Imagine a children’s TV show on a non-cable channel that’s on at noon, starts with the Pledge of Allegiance, teaches morals and safety, and says Grace before lunch … and wasn’t hosted by the Tea Party.
It did exist many years in our past and I doubt ever received a single complaint.
“Sheriff John’s Lunch Brigade” graced the airwaves from 1952 to 1970. If you were ever a baby boomer in the Los Angeles area with access to television then you had to have known Sheriff John. He was the definitive children’s television host providing kind words, good morals and CARTOONS during a rather tumultuous period in American society.
I am sad to say that this childhood hero has finally left us. John Rovick died this morning at 93. He passed in his sleep at a nursing facility in Boise, Idaho.
I remember every weekday I would watch his show. Even after starting Kindergarten I would want to get home for that familiar lunchtime ritual. Sheriff John would enter singing “Come on now, laugh and be happy and the world will laugh with you," as he entered his Sheriff’s Office. Welcoming us and beginning the program with the Pledge of Allegiance.
I think that was some good prep work for me as a preschooler as I had it completely memorized and rehearsed upon entrance to public school. This was followed by a safety bulletin which I would tolerate knowing that cartoons were soon to follow. Perhaps, that’s reason that kids didn’t do a lot of dangerous things that they’d likely do now. Sheriff John warned us about getting into abandoned refrigerators, playing in the street and talking to strangers.
What other host would sit down and eat lunch with us? My biggest culture shock on entering grade school was losing this midday routine. Beginning with saying grace before lunch, just try to get that past the executives today. It was non-denominational and anyone who wasn’t an atheist wasn’t likely to be offended. Once lunch started we got to the cartoons – somehow, to this day, I have some sub-conscious link between baloney sandwiches and Crusader Rabbit.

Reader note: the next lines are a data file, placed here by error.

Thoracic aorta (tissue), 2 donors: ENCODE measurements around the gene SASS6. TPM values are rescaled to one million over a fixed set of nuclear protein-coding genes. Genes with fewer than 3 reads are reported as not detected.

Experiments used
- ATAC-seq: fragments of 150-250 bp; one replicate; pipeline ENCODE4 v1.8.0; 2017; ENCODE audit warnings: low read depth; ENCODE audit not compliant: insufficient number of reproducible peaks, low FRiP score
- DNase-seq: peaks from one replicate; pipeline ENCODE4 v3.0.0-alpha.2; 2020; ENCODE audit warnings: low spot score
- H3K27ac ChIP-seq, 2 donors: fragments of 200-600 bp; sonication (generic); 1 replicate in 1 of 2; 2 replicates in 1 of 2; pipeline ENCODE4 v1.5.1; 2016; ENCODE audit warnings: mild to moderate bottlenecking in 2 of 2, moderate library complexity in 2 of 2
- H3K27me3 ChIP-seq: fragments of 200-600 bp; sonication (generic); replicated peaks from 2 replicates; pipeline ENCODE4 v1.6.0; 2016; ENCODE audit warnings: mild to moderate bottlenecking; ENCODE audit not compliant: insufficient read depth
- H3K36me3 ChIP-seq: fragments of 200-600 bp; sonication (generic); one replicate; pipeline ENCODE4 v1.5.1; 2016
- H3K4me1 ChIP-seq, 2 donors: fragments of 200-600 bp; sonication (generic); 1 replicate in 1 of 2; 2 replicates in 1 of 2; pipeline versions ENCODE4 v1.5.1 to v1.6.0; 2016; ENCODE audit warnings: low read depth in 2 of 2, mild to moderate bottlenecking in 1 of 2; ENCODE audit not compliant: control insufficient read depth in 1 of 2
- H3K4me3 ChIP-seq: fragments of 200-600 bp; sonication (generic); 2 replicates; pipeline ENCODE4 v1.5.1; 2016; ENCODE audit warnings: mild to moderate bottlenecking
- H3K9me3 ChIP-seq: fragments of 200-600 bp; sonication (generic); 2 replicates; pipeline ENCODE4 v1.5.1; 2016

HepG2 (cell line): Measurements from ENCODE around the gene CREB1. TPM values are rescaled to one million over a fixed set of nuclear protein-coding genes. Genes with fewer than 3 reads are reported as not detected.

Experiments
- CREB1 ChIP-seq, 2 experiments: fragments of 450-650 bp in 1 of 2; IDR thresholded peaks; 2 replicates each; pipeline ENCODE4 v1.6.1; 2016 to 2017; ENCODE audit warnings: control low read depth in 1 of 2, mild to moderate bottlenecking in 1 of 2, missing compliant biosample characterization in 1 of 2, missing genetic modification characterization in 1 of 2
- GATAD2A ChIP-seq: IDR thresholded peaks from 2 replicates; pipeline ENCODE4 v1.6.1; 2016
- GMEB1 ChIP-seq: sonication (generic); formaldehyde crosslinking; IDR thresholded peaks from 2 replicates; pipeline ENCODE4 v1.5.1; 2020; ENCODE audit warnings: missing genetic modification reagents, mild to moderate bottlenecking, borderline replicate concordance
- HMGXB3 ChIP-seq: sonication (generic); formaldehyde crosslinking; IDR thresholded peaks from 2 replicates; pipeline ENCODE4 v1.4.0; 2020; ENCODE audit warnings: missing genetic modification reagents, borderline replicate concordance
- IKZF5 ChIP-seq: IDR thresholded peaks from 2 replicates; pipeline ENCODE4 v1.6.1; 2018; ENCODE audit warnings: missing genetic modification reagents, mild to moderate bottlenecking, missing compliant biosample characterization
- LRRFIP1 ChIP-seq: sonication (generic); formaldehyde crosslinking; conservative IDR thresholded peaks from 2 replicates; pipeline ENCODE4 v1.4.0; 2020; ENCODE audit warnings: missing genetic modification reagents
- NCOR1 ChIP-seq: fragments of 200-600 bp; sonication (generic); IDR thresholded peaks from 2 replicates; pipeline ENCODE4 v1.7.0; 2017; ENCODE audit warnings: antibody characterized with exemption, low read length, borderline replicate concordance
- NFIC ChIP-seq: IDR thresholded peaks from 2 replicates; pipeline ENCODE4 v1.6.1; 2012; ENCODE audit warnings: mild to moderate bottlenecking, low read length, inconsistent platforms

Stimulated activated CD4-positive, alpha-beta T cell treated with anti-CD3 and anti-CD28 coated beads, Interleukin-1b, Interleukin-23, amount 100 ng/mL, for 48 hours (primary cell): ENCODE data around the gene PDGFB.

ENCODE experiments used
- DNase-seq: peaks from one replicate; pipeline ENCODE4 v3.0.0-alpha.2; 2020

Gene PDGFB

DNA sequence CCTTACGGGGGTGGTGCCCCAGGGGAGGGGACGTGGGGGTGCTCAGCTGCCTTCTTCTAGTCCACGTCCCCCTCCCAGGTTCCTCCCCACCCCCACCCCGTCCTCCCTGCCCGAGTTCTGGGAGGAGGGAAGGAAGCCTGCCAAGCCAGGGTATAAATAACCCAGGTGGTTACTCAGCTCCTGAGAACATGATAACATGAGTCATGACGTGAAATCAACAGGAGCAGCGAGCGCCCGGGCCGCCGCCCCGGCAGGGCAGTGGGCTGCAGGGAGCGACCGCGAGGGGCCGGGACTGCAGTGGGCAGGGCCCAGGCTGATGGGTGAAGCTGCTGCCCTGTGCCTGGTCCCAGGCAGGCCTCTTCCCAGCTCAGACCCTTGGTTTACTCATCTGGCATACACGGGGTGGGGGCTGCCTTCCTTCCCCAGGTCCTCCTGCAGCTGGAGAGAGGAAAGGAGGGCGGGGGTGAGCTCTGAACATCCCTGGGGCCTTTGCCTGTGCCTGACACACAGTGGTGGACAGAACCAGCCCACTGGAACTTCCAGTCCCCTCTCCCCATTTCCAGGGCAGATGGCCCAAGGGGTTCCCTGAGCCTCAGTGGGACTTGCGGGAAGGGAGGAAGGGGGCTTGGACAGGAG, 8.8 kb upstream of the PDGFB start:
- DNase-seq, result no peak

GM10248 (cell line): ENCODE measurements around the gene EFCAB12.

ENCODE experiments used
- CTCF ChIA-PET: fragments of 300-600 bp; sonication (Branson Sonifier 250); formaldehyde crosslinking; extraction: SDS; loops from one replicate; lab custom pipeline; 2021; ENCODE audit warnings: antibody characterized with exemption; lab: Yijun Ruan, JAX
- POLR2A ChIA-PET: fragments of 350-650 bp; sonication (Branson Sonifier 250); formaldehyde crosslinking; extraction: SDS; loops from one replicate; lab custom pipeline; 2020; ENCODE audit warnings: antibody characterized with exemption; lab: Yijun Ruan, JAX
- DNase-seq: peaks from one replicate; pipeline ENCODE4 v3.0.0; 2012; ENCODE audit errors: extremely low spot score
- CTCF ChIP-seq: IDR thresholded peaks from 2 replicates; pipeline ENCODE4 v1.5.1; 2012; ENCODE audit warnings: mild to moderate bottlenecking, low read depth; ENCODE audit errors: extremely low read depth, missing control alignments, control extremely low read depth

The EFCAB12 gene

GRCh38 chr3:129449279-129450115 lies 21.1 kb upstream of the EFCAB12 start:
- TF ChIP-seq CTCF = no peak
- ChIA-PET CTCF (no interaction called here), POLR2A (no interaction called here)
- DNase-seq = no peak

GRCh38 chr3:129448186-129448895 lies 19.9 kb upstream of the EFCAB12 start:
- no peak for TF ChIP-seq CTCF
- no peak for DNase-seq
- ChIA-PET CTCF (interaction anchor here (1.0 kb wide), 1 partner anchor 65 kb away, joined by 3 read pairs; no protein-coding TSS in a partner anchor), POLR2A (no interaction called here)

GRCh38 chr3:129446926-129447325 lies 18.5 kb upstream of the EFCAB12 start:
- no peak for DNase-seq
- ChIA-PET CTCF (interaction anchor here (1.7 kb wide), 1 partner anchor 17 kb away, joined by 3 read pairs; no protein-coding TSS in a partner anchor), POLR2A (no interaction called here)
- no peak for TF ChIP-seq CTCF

One of the most memorable parts of the show was the birthday session. If it was your birthday you had to sit and listen intently for your name as it was sure to be read over the television. Every mom knew that they had to send in their child’s name and birthday so he or she could experience their moment in the spotlight. I remember once we sent some kid’s seventeen year old brother’s name in as a joke. We actually got a funny look from Sheriff John when he read the kid’s age.
And, of course, who could forget Little Oscar? Oscar Meyer was a show sponsor in those days and Little Oscar was the company mascot. He was portrayed by a little person dressed in a chef’s outfit. He’d make cameos, usually to announce a personal appearance at some local mall or store. I’m sure they would get memos on that nowadays.
There was more to Rovick than his on screen persona. He was a 50 mission B-25 veteran of the Army Air Force in World War II and also later served aboard a liberty ship. In 1949 he became a staff announcer with KTTV in Los Angeles when they first went on the air. He came up with the idea of donning a sheriff’s outfit and hosting “Cartoon Time” in the late afternoon. It won an Emmy in 1953. “Sheriff John’s Lunch Brigade” was subsequently added to the noon line-up and remained on the air until 1970. After it’s cancellation Rovick stayed on as a staff announcer until 1981 which is why I always thought he was haunting me so many years later as I watched Merv Griffin.
It’s pleasing to find out that even in his retirement in Idaho that he was surrounded by so many of the kids that watched him when they were growing up. In an interview in 2005 he mentioned that he still was recognized by people on the street. And so it should be.
In our adult world with all of its headaches we can still treasure the fond memory of this nice, fatherly guy in a law man’s outfit sharing our childhood lunch time and watching cartoons. Safe, content and full of balonry sandwiches. Christopher Robin should be jealous.